Sensuality & Arousal
November 19, 2021

How Grief Can Impact Your Sex Life And 6 Tips For Navigating It

Grief can impact your sex life in a number of ways. While there’s no right or wrong way to go about it, these tips for navigating sex while grieving may help.
Written by
Emily A. Klein
Published on
November 19, 2021
Updated on
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Grief will touch most people at some point in their lives. Whether you’re mourning the loss of a loved one or pet, the loss of a job, or even grieving changes in your body, everyone’s experience of grief is unique. Whatever their individual experience of grief, some people find that it impacts their sex lives. Not a lot of research has been done about grief and sexuality, but for those navigating sex after loss, the insights of others who’ve gone through the grieving process, as well as support from a mental health professional, may be helpful. 

How can grief impact sexuality?

Some people find that their sex drive doesn’t change at all, while others experience a dramatic decrease, or increase, in libido. Joan Price has written extensively about older-age sexuality, and is the author of Sex After Grief: Navigating Your Sexuality After Losing Your Beloved, based on her own experience of losing her partner and dozens of responses from other grievers. Price tells “We all respond to grief in individual ways. Some grievers go numb. They can’t imagine having a sex drive. They don’t crave sexual touch for months, maybe years. Others need sex quickly. Others are somewhere in between. Some are conflicted about their libido. Some act on it with someone new. Some stick to masturbation. There’s no “right” way to deal with sexual feelings during grief. There’s no one timeline that works for everyone or that we should aspire to.”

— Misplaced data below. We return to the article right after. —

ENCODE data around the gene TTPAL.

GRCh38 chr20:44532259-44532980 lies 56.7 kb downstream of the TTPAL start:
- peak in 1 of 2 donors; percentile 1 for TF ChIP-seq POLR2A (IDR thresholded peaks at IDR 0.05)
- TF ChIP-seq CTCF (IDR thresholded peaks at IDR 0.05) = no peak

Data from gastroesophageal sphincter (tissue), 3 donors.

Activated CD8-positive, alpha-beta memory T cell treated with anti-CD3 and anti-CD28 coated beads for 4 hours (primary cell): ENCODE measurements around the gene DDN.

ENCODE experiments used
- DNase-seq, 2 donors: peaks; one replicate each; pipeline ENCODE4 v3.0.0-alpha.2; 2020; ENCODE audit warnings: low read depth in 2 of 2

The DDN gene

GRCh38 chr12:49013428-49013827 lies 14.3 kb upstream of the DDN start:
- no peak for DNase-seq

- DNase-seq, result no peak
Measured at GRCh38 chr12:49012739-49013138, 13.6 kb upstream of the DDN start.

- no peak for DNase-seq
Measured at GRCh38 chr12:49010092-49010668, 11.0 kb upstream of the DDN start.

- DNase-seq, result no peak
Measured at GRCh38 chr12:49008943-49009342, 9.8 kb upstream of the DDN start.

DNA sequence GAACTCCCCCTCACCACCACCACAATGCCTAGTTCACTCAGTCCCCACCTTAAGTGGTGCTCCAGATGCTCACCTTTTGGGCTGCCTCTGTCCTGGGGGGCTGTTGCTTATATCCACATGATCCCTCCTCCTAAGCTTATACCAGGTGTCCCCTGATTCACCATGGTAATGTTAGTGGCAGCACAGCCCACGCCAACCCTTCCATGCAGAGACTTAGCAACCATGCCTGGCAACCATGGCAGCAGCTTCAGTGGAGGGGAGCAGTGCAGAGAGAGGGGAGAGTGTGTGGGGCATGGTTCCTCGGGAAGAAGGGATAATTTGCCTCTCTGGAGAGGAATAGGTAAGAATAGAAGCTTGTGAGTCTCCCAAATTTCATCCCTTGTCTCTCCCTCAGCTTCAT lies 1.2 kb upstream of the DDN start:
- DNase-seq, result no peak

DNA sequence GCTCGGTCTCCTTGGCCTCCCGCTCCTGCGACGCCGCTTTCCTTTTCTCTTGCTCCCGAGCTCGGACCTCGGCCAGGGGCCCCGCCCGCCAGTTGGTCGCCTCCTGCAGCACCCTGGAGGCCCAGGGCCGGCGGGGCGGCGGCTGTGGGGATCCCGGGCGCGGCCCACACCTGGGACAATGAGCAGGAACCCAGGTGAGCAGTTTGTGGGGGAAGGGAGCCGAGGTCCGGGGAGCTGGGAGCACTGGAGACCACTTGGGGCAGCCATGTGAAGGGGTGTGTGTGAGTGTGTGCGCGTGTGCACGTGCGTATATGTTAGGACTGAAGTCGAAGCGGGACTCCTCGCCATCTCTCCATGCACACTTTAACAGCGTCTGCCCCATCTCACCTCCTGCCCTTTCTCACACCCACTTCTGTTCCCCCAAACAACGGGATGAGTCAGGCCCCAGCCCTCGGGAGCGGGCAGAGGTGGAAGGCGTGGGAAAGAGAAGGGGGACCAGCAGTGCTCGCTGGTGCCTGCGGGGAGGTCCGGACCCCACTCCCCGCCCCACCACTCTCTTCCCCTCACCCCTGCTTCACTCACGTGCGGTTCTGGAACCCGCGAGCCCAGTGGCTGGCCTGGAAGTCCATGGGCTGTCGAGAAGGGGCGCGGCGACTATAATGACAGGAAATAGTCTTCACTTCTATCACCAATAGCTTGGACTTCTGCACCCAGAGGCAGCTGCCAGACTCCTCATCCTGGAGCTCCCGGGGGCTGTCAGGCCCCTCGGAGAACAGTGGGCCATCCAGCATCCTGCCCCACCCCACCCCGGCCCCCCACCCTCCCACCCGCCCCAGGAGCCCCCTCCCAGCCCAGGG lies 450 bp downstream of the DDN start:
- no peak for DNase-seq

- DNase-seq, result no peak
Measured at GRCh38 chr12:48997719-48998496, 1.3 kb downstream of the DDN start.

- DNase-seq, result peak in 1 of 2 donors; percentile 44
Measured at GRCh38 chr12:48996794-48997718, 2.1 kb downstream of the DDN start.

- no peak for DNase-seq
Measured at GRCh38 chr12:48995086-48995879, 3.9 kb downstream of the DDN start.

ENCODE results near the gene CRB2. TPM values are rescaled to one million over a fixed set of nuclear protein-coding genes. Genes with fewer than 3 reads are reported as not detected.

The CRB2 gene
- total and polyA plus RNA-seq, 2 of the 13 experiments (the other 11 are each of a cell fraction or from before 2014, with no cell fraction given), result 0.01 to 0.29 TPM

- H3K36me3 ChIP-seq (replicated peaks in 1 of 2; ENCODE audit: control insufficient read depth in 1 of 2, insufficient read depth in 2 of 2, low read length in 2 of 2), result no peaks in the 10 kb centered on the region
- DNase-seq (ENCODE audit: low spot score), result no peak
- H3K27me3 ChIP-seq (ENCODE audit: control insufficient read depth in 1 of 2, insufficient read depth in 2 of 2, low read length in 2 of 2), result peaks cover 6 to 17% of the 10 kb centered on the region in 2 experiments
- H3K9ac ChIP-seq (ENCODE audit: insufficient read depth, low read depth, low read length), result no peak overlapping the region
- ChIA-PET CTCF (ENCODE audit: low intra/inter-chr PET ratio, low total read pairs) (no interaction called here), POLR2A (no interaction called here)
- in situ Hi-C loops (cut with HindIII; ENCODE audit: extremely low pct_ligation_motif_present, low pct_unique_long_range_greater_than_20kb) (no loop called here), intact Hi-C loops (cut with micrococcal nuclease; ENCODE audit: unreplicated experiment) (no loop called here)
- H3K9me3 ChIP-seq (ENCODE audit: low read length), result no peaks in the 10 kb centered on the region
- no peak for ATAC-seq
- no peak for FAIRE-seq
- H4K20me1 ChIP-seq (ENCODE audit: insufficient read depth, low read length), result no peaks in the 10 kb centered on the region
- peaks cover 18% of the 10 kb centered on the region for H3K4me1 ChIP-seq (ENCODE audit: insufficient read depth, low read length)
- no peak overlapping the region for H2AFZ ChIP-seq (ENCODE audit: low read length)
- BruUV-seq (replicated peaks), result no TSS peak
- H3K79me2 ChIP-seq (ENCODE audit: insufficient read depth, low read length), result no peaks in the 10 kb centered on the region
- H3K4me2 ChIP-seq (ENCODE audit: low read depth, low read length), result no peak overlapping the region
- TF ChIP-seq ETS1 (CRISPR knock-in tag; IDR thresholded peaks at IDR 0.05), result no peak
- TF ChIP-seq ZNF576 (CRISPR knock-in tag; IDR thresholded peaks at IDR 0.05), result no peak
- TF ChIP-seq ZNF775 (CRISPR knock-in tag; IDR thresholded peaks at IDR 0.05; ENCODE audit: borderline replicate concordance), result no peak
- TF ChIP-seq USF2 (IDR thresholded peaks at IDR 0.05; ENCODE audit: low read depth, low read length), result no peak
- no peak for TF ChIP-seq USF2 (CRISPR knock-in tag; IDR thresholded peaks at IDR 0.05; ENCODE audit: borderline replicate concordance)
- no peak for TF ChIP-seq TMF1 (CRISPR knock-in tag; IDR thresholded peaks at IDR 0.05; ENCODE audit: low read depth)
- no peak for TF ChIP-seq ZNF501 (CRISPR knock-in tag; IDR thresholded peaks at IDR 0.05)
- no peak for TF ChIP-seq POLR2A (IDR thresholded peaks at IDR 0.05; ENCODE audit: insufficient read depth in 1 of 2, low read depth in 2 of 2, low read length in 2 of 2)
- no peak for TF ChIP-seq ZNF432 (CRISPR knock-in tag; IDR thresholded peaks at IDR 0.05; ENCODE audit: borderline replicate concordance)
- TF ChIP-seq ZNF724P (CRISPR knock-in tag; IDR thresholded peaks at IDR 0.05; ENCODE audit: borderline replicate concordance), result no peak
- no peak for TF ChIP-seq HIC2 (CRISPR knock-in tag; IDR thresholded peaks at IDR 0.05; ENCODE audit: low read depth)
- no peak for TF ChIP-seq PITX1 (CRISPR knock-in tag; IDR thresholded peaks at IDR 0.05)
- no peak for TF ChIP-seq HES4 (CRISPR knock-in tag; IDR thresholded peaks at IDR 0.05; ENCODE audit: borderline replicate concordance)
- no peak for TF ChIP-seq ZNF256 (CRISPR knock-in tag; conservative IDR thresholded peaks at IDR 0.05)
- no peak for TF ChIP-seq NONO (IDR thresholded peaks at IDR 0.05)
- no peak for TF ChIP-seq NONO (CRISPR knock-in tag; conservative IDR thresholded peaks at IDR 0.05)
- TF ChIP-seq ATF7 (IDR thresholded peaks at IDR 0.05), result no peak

Price adds that the type of grief someone is experiencing can be a factor in how someone’s sexuality is impacted: “If you're mourning the death of someone close to you, that can look a lot different than experiencing grief when we have a scary medical diagnosis or even the kind of grief many of us have felt during the pandemic.”

For some, grief causes a loss of sex drive

Deep sadness, pain, or anger can mean there isn’t much room for sexual feelings. Clinical psychologist Dr. Bethany Cook tells “When the mind and body perceive a threat (grief can cause this to happen) the body goes into survival mode which shuts down the libido to ensure there is enough energy to stay alive. It’s natural and totally normal.”

Sex therapist Becca Hirsch, LMFT, CST, tells “When we are experiencing any kind of loss, we can often have similar symptoms as those diagnosed with depression, such as a decrease in libido, lower energy levels, trouble sleeping, feeling disconnected from those around us, change in appetite, feelings of low self-worth, and general feelings of hopelessness. When we feel sad, angry, scared, guilty (or any of the other big feelings that may come up during a grieving process), it's hard to have psychological and emotional space for desire.” She adds that the feelings of numbness or disconnection that are part of the grieving process for some people can also diminish sex drive: “When we're experiencing any intense or difficult emotion, one of our defense mechanisms as a human is to try to disconnect our feelings and body from our day-to-day life. When we're shutting off our emotions and disconnecting from our body, that will absolutely impact desire and libido as well.”